Parks and Recreation Director Kevin Price explained that in crafting the master plan, he and his staff relied heavily on the results of a 2009 community survey in which Berkley residents shared their biggest Parks and Recreation needs and priorities, as well as suggestions for future improvements.

“We really wanted to focus on the things that people identified as being the most important to them,” Price said. “We tried to accommodate those things unless they were totally unreasonable from a cost standpoint. Luckily, there were a lot of things that seemed very doable because they did not involve any huge expenditures.”

One major project outlined in the plan is the reconfiguration of Merchants Park, where upgraded playground equipment would be installed and new facilities, such as a dog park or skate park, would be added. Another goal is to purchase land at Merchants Park owned by the Berkley School District that the city currently leases from it for park use. Over at Community Park, the city would install new lights on two of the baseball fields.

Parks and Recreation also hopes to add a new park in the southwest corner of the Roseland Park Cemetery to honor the area’s war veterans, install a mini-park near Edgewood Boulevard and Woodward Avenue, and add bicycle paths along Coolidge Highway from downtown Berkley to Beaumont Hospital. In addition, all parks would receive new restrooms, shelter/pavilion buildings, shade trees, playground equipment, picnic tables and drinking fountains.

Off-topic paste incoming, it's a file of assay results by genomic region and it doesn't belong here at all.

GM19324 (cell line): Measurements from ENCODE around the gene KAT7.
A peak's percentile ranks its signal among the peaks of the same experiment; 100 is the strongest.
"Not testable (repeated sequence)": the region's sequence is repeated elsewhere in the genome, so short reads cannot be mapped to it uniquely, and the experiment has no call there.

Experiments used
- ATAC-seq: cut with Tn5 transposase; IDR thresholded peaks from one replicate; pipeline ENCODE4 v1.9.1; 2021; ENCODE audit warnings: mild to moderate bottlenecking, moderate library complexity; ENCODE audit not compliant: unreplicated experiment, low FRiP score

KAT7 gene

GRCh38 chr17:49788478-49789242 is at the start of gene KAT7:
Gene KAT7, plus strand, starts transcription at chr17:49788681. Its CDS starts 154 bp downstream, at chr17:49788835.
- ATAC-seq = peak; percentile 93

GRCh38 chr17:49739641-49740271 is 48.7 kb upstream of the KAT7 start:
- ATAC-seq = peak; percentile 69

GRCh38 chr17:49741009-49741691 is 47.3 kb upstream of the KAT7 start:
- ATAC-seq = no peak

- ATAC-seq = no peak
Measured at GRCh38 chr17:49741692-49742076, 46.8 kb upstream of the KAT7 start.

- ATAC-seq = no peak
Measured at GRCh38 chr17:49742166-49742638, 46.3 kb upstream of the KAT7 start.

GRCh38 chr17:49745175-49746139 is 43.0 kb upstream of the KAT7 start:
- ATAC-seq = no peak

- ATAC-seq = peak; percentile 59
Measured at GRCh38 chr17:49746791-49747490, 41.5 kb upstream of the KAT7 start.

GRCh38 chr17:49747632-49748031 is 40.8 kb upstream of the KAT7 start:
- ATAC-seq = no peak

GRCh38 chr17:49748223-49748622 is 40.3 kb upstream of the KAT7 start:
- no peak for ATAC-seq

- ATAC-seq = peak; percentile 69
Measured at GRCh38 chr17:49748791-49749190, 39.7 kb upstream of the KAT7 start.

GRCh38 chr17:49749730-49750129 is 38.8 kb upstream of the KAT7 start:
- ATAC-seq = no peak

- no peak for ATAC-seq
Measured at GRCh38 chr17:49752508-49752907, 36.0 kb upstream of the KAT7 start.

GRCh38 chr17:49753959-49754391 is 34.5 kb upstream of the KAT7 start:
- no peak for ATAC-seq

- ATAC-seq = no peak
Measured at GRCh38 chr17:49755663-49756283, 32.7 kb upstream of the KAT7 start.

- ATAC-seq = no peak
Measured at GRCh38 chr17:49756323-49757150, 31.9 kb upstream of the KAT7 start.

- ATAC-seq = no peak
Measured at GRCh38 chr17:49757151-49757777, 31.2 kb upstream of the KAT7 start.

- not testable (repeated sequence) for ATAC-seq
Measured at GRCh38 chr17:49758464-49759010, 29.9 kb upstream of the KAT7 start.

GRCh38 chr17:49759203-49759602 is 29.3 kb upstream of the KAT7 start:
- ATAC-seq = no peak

At the Community Center, the city plans to construct a new storage building for vehicles and equipment, and make the building more handicap-accessible. The Ice Arena, meanwhile, would receive playing turf in its former studio ice area to make room for soccer and baseball practices, expanded locker rooms, renovated bathrooms and improved ventilation. The parking lots at both facilities would also be resurfaced, and fire suppression systems would be installed.